This Pride Month Denise Dalusong takes a look at the challenges of being Queer and the struggle to make sense of it all. She shares her own personal dilemmas, the Queer Impostor Syndrome that plagues so many, what Pride Month means to the community, and what can be done to support them.
“Am I queer enough?”
I think anyone who’s struggled with their gender identity at one point or another has asked themselves this question. I surely have. As a straight-presenting bisexual woman in the Philippines, I’ve checked myself countless times to see if I was actually queer or just having a girl crush, no homo.
Queer impostor syndrome is something many queer people experience, especially those who’ve lived the majority of their youth identifying as straight or identifying otherwise but were closeted. It’s fairly common for newly-out individuals to have feelings of self-doubt or being a fraud, and feelings of disconnection with the larger community. This is because “baby gays” sometimes do not have a sexual/ dating history or feel like they haven’t done enough to warrant joining the community, even if that in itself is ridiculous. The queer community doesn’t operate with a checklist for member acceptance.
There’s no right or wrong way to be queer. Queerness refers to one’s sexual and gender identity and expression, and how they may deviate from societal norms like cisgender-ness, allosexuality, and heterosexuality. Anyone can choose to identify as part of the LGBTQIA+ umbrella or can utilize the queer identity to refer to certain aspects of their selves. People can be in “straight” relationships and still be called queer so they choose to be. I had never been in a relationship with a woman before coming out, and yet I felt like I was in the perfect position to grow into my queer identity. I mean, if people can assume straightness for young people who’ve never been in any relationship then why can’t I do the same about my queerness?
There’s no one explanation for being queer, except that it’s only confirmed by the person assuming queerness; some people don’t even want to use the term “queer” when referring to their identities, and that’s 100% OK. Does this mean that you can present as hyper-feminine and act aromantic, and still identify as a lesbian? Yes, it means exactly that.
Gender is fluid — it’s alright to change your mind. A lot of people tend to criticize and be criticized for the ways they came out. In an effort to make sense of something that doesn’t fit standard rhetoric, society tends to force queer people into deciding what type of queer they are. The thing is, one’s journey toward accepting their queer identity is vastly different from another’s. Some people know they’re gay very early on in their childhoods, while some struggle to live their queerness until much later in their adulthoods. Some people initially come out as gay only to announce to the world that they are trans and straight during a Pride event. I came out as bisexual when I was 20 in a dingy college bar with 2 queer friends. And while I still identify as such, I definitely have a different understanding of my gender identity from my youth versus my appreciation for it now.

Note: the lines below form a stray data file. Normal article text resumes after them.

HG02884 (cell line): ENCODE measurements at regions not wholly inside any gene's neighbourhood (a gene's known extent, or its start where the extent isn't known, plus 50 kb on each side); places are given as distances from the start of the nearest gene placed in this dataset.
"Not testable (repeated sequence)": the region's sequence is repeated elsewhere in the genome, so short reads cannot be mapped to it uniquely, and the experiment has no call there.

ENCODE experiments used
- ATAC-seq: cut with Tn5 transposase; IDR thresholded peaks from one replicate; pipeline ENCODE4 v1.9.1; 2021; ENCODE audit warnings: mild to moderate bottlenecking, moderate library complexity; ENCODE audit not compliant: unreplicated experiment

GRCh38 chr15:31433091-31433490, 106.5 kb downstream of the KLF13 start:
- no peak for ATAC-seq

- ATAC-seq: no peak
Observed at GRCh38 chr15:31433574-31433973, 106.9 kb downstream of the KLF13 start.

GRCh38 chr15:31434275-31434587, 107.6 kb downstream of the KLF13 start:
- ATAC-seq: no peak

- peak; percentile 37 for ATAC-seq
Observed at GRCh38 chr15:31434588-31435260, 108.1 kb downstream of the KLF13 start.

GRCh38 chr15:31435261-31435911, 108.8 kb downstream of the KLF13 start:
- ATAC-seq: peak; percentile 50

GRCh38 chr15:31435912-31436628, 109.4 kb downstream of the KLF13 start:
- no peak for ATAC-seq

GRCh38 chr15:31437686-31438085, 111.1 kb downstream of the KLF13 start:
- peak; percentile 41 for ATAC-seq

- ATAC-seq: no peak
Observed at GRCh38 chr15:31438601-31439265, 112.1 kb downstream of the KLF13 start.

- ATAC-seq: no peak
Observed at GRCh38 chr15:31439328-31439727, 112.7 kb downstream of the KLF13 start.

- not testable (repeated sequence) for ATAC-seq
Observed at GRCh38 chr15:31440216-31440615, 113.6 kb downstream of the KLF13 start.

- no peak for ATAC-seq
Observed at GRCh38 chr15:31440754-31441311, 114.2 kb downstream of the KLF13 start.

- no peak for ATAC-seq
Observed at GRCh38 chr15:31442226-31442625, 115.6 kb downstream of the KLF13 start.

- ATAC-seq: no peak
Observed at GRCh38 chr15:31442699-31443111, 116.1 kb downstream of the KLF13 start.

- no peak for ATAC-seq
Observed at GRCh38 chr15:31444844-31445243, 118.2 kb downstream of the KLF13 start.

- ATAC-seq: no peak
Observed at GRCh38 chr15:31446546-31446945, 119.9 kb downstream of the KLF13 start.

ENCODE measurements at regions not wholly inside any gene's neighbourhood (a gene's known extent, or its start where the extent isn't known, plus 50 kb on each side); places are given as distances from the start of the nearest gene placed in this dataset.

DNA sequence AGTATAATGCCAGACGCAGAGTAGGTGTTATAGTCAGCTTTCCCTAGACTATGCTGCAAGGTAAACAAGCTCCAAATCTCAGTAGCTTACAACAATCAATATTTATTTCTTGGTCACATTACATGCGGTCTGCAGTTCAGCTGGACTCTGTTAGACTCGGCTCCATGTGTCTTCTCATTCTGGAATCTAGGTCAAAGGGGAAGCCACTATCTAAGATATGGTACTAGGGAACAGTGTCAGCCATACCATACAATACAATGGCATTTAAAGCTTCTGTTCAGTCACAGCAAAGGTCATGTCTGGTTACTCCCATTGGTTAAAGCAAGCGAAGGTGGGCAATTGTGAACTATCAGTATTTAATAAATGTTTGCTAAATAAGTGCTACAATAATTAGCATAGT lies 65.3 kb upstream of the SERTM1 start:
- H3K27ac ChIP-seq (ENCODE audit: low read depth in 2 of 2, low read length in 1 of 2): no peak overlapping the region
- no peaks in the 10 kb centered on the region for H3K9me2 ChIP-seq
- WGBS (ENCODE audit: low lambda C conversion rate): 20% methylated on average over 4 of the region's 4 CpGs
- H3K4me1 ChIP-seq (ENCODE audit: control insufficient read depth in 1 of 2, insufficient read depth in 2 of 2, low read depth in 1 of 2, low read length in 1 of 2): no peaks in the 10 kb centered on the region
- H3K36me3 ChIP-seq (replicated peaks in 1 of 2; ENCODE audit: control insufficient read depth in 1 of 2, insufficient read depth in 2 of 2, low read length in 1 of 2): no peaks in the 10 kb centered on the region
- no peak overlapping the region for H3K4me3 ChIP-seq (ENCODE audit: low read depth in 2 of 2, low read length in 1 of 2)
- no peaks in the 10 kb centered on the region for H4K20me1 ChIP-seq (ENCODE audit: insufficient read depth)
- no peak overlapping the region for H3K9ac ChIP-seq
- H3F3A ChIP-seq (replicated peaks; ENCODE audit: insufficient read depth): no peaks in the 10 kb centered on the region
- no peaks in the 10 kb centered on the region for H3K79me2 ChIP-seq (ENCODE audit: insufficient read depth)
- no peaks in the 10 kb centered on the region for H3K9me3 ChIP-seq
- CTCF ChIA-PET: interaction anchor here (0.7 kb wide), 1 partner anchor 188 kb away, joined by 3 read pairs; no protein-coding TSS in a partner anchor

The truth of the matter is, people have the agency to identify as any gender as they see fit at any point in their lives. We can’t dictate how a queer person sees themselves and how they want to identify — our only responsibility is to support spaces and initiatives that make it so the LGBTQIA+ community is readily accepted and celebrated.
There are ways to feel more connected to your queerness. Participating in queer-led activities and consuming content from the queer community helps in curbing queer imposter syndrome. There’s power in connecting with queer media and supporting initiatives for the community, and by the community. So read books from queer authors, watch queer content, follow queer influencers on Instagram — engage with the community that affirms and embraces your queerness. Not everyone will find comfort in gay bars or Pride parades or Lady Gaga, but hopefully, everyone can find their own little safe space in other avenues for queer celebration. I love watching and supporting local drag shows, even if I would never perform drag.
Queerness and true allyship don’t end in Pride Month. It’s not as if the identities, experiences, and struggles of the LGBTQIA+ community cease to exist the minute July rolls around. In fact, the work only begins in June and continues until there’s an effective change for the community. Your gender identity — while possibly enriched by a coming out process and a sense of belonging with the LGBTQIA+ community — is something you’ll continuously nurture and support, no matter how you present yourself. You can choose to celebrate your queerness during Pride Month in the same way you can celebrate your identity any day moving forward.
This Pride Month, I challenge myself and everyone around me to embrace their queerness and allyship, no matter the form. If you say you’re queer, then you are. Being yourself is already queer enough.
About the Author
Denise Dalusong is the Program Manager (Gender & Inclusion) at Villgro Philippines. A passionate advocate for gender equity, Denise’s work revolves around creating opportunities, connections, and safe spaces for all genders to successfully navigate their businesses and thrive.
Connect with Denise at firstname.lastname@example.org